An anesthesiologist and a military doctor who was hailed as the first out transgender military officer in the Army were charged with allegedly attempting to feed secret health-related information about the US military to the Russian government, according to a federal indictment announced on September 29.
Married couple Jamie Lee Henry, a Fort Bragg military doctor with secret-level security clearance, and Anna Gabrielian, an anesthesiologist at John Hopkins in Baltimore, contacted the Russian embassy and offered to turn over secret information to the Kremlin in the midst of Russian President Vladimir Putin’s invasion of Ukraine, according to the feds. Combined, they are facing eight counts, including conspiracy and disclosing individually identifiable health information.
A 2015 Buzzfeed News article described Henry, 39, as the first known active out trans officer in the Army and featured an interview in which Henry discussed coming out as trans. While that same article referred to Henry as a trans woman, the press release issued by the Justice Department on September 29 described Henry with male pronouns and a spokesperson for the Department of Justice told Gay City News that Henry used male pronouns during interactions with an undercover officer and in court on September 29. On Twitter, Henry self-identifies as a transgender military physician.
Henry’s attorney, David Walsh-Little, did not respond to an email on September 29 and a call was not immediately returned.
Gabrielian, 36, took the lead in reaching out to the Russians and spoke on behalf of the couple, according to the feds.
On August 17, months after contacting the Russian Embassy, Gabrielian allegedly went to a Baltimore hotel to meet an undercover FBI agent who pretended to be a Russian official. The undercover agent asked Gabrielian if she still had interest in aiding the Kremlin, according to prosecutors, and she conveyed her patriotism for Russia by insisting that she was determined to help — even if such a move would lead to her termination or incarceration.
Still, the couple sought to conceal their tracks during communications with the official. Gabrielian discussed cover stories, expressed a need for “plausible deniability,” and used code words in text messages with the undercover agent, prosecutors say.
The agent said Gabrielian offered to have the couple assist Russia “by demonstrating” that they could access and provide military health information to the Russian government from Fort Bragg and other locations and that they could potentially help the Russian government “gain insights into the medical conditions associated with the US government and military, to exploit their information.”
Gabrielian further told the undercover agent that Henry — as an Army officer — would be able to provide more useful information, “including on how the US military establishes an army hospital in war conditions and about previous training the US military provided to Ukrainian military personnel,” the indictment states.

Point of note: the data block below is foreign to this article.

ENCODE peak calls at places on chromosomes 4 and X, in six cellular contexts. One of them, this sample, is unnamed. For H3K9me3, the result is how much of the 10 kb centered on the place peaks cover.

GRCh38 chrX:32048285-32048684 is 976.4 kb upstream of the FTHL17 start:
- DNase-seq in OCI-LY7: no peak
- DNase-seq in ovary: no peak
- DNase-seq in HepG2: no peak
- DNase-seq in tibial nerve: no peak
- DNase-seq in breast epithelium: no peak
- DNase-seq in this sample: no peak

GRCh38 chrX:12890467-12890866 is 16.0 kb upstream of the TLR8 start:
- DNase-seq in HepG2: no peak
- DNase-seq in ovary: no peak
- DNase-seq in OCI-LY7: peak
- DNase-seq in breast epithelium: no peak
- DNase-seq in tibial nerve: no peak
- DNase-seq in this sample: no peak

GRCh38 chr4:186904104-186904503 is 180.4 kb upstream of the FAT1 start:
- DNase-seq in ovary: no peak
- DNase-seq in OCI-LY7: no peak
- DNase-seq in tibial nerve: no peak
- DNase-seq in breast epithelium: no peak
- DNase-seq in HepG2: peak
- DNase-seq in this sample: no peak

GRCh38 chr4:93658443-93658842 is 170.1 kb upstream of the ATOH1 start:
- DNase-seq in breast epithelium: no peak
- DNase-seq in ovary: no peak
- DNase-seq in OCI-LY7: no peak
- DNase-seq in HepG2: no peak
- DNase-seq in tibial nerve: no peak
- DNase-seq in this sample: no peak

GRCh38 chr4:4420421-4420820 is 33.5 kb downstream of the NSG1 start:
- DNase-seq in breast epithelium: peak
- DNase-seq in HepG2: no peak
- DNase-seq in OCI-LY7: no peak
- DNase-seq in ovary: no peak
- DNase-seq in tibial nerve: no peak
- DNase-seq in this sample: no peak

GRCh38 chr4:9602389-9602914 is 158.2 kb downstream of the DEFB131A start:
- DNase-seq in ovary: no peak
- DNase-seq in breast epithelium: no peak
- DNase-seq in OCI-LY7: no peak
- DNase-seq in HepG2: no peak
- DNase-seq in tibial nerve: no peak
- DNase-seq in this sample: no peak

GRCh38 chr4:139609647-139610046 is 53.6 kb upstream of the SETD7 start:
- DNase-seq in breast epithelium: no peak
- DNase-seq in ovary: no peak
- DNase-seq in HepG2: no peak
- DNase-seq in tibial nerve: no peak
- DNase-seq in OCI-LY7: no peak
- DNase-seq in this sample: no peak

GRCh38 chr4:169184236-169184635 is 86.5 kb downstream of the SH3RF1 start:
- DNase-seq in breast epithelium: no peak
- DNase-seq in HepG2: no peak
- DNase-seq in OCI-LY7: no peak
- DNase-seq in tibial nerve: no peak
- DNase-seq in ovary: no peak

Meanwhile, Henry, who joined Gabrielian in a subsequent meeting with the undercover officer later in the day on August 17, allegedly “looked into” volunteering for the Russian Army following the start of the invasion, but was deterred because Russia sought troops with “combat experience.”
“The way I am viewing what is going on in Ukraine now, is that the United States is using Ukrainians as a proxy for their own hatred toward Russia,” Henry said, according to the feds.
“My point of view is until the United States actually declares war against Russia, I’m able to help as much as I want,” Henry said, per the indictment. “At that point. I’ll have some ethical issues I have to work through,” Henry said.
The couple appeared to have differences regarding their willingness to divulge sensitive medical information in violation of the law. On August 24, Gabrielian met with the undercover officer yet again — this time alone — and called Henry a “coward” who had concerns about violating HIPAA law, feds allege. In contrast, Gabrielian did not share that concern and admitted to running afoul of HIPAA “all the time.”
On the final day of August, the undercover agent met with Gabrielian and Henry at a hotel in Gaithersburg, Maryland, where Gabrielian handed over medical information for a spouse of a Naval Intelligence employee as well as a veteran of the US Air Force. The indictment said Gabrielian explained that the spouse of the Naval Intelligence employee had a health issue that the Russians “could exploit.” Henry also handed over numerous records, including for a retired Army officer, a Defense Department employee, a US Army veteran’s spouse, and the spouses of two dead Army veterans.
SPARTA, which is a non-profit advocacy group for trans service members in the US, issued a written statement saying the organization “is saddened to learn” about Henry’s arrest.
“Their alleged actions are those of an individual and should not be taken as a representation of transgender people broadly or transgender members of the military specifically,” the group added. “All people in the United States are entitled to the same rights, including due process and the presumption of innocence in this case. SPARTA does not condone any actions alleged in the indictment and expects the process to play out fairly and equitably as it would for anyone accused of a crime.”
Some of Henry’s most recent social media posts on Twitter were related to the war in Ukraine. Henry retweeted a post on July 26 about the US approving treatment of wounded Ukrainian soldiers, but two posts from June 30 are particularly notable in light of the indictment: One post highlights a New York Times article describing Russian President Vladimir Putin as “patient and confident” and another one highlights a piece criticizing western sanctions on Russia.